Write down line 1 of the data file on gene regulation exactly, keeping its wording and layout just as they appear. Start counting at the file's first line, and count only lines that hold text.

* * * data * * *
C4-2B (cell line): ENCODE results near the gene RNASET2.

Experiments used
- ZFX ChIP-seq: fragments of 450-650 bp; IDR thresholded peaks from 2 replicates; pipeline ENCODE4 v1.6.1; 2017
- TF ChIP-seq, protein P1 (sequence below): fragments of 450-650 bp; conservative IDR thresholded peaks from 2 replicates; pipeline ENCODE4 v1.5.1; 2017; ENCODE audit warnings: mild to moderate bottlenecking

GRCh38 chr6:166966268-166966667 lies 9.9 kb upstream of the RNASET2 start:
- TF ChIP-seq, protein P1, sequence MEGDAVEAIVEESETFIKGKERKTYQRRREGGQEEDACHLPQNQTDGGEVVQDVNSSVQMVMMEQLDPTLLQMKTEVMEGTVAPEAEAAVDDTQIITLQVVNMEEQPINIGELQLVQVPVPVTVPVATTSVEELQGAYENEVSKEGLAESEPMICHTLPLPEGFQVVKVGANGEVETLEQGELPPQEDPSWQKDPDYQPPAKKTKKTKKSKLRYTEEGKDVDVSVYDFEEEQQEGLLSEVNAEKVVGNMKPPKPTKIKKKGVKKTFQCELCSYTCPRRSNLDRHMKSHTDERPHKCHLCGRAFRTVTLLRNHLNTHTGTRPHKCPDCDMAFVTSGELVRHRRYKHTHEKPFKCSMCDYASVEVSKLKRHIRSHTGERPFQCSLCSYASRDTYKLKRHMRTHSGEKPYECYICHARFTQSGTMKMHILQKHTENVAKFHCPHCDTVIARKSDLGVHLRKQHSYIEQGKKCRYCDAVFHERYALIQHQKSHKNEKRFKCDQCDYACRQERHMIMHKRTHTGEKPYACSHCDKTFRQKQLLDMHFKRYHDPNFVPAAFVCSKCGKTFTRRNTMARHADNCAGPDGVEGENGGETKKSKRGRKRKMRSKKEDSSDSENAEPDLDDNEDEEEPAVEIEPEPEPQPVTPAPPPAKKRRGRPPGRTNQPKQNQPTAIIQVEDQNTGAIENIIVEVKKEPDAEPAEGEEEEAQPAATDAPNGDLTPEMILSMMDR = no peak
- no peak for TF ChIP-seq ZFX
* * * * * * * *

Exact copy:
C4-2B (cell line): ENCODE results near the gene RNASET2.